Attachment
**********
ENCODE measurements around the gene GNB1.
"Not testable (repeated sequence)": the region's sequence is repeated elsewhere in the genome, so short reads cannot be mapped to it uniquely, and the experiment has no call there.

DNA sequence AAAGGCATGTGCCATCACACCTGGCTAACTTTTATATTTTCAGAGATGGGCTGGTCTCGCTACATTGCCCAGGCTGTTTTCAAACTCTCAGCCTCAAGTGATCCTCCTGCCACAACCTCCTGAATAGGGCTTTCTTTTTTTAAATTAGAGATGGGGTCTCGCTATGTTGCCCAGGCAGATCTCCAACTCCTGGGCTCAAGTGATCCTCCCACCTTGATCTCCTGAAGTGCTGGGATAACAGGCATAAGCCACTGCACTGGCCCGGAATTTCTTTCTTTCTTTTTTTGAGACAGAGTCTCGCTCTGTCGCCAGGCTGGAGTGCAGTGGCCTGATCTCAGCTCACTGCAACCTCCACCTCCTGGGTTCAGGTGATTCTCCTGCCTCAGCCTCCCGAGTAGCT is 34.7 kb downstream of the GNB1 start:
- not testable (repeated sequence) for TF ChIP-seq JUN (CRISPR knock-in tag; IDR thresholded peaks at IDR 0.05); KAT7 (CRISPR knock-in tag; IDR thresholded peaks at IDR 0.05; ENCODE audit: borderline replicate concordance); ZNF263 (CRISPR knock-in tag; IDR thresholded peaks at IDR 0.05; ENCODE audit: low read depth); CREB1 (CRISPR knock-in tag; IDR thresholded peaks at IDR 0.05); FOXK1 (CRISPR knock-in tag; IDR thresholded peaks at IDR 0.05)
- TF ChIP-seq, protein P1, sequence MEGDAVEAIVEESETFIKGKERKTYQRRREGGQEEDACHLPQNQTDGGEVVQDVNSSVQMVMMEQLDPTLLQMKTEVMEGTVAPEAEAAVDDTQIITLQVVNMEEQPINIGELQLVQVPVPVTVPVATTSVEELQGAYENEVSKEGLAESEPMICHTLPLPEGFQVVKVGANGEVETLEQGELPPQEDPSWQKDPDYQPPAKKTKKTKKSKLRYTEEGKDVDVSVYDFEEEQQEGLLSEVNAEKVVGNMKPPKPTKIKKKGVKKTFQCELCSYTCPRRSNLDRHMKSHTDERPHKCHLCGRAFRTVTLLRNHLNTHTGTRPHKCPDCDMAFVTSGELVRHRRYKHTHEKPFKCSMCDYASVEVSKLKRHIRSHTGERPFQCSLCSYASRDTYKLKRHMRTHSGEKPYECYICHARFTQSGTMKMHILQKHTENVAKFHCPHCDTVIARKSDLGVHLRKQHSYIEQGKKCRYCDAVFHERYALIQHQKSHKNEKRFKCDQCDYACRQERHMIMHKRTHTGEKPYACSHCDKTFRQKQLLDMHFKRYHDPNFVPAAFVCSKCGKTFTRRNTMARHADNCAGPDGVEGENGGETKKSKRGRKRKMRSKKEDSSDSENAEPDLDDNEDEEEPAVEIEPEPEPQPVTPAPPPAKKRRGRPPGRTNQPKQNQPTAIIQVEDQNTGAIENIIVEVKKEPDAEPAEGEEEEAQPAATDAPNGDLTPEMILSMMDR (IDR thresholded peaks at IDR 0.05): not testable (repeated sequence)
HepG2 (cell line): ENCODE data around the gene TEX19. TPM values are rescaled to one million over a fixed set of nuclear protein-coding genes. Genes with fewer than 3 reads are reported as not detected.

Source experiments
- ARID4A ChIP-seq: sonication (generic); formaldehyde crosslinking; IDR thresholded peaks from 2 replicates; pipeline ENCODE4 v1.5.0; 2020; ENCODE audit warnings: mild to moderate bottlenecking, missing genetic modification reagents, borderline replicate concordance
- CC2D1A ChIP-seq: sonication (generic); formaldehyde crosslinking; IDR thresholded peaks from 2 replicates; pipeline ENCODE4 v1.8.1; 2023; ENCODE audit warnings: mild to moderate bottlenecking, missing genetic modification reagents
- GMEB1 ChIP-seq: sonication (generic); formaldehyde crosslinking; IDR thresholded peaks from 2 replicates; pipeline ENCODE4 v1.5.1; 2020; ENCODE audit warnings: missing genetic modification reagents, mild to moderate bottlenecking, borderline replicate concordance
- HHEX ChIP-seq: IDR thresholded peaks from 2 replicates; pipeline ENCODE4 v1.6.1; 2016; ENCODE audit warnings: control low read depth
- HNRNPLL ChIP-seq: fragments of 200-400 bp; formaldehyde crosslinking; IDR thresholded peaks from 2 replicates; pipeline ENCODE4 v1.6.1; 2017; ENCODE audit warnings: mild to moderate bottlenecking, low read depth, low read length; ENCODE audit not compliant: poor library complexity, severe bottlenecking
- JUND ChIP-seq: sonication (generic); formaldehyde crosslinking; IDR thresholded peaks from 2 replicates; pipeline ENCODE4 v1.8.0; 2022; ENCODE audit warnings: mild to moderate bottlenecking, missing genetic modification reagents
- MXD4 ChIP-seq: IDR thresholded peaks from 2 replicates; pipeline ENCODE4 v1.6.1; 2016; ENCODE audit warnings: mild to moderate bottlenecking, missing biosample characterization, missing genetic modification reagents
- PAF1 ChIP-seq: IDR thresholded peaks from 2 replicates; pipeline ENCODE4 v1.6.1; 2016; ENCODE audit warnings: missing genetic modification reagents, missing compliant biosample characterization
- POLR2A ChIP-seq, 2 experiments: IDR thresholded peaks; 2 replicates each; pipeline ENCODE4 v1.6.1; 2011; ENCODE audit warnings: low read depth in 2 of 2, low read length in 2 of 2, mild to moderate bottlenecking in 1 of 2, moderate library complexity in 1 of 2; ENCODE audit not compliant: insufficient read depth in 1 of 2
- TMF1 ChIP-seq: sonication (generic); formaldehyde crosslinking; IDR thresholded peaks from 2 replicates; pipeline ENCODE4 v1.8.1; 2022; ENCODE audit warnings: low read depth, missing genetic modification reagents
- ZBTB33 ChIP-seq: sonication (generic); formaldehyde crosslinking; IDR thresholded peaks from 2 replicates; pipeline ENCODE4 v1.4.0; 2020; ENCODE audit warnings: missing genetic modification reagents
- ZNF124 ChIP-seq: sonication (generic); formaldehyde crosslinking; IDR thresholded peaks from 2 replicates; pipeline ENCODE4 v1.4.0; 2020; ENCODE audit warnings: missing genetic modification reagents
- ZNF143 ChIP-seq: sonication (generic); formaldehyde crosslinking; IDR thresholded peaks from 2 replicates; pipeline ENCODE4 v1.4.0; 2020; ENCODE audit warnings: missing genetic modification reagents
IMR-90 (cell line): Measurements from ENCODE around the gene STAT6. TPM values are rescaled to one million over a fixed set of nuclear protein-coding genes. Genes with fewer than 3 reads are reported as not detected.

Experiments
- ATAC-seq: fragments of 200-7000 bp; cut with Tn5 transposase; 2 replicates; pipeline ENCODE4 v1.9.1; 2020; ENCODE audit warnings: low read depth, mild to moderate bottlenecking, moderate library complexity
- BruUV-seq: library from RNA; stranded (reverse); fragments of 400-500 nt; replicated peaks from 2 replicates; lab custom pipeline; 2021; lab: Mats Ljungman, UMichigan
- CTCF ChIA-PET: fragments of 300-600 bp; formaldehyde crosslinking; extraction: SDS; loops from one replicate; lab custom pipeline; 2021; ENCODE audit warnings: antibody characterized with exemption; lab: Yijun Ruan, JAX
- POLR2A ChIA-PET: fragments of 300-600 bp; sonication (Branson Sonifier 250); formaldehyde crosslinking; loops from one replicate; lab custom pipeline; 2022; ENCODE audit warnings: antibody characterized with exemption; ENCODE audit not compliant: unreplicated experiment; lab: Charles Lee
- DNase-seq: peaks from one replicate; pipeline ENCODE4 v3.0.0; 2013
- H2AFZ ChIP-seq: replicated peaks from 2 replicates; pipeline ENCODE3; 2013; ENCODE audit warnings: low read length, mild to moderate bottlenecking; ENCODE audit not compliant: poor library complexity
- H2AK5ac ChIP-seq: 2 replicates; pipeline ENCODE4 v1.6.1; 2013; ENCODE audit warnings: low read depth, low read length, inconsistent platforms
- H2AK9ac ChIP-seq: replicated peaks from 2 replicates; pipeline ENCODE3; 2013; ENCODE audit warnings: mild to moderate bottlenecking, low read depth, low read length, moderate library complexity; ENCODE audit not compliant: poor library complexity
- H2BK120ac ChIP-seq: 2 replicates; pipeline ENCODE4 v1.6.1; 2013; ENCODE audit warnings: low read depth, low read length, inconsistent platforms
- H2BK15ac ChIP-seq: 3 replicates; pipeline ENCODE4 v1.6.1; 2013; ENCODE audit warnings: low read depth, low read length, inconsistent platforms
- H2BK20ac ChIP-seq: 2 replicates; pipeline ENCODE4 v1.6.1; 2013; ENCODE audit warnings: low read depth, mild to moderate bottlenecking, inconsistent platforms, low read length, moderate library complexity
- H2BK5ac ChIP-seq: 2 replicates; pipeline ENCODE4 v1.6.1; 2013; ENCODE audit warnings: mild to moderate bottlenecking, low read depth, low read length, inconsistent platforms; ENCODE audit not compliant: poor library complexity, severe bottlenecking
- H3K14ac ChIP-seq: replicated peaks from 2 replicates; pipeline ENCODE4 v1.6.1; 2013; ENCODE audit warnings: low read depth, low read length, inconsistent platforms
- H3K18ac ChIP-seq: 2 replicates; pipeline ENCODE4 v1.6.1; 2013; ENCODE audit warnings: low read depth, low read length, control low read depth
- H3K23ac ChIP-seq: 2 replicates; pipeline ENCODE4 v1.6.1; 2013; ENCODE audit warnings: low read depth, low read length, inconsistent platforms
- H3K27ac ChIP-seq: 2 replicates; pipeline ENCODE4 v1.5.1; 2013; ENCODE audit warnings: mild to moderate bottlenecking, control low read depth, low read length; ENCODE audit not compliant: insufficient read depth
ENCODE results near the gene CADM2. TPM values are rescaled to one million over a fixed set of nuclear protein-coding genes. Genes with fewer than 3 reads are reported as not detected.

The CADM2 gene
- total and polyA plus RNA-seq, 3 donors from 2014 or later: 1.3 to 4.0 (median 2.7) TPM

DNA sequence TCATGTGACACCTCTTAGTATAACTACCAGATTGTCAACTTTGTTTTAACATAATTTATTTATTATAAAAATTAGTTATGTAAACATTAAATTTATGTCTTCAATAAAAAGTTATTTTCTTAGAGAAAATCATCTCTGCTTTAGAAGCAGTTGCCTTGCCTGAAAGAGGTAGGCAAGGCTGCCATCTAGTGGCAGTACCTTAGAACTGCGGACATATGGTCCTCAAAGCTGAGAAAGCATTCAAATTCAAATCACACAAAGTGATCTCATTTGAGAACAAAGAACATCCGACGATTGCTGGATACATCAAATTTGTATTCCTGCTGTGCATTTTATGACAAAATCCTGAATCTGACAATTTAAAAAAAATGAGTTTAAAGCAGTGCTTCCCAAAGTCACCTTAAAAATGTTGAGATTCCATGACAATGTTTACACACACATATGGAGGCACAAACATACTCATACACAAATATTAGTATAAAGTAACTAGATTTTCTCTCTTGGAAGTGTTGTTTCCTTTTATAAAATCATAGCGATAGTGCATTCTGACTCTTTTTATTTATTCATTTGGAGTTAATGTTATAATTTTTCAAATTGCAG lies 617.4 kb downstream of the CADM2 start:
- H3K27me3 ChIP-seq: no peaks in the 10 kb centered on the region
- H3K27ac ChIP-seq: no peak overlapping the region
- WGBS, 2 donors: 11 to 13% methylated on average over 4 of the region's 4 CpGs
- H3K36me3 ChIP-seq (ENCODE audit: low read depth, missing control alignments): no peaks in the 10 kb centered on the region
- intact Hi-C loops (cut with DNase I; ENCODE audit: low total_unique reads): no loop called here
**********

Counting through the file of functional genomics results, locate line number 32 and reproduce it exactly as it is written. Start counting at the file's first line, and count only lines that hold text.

- H2BK15ac ChIP-seq: 3 replicates; pipeline ENCODE4 v1.6.1; 2013; ENCODE audit warnings: low read depth, low read length, inconsistent platforms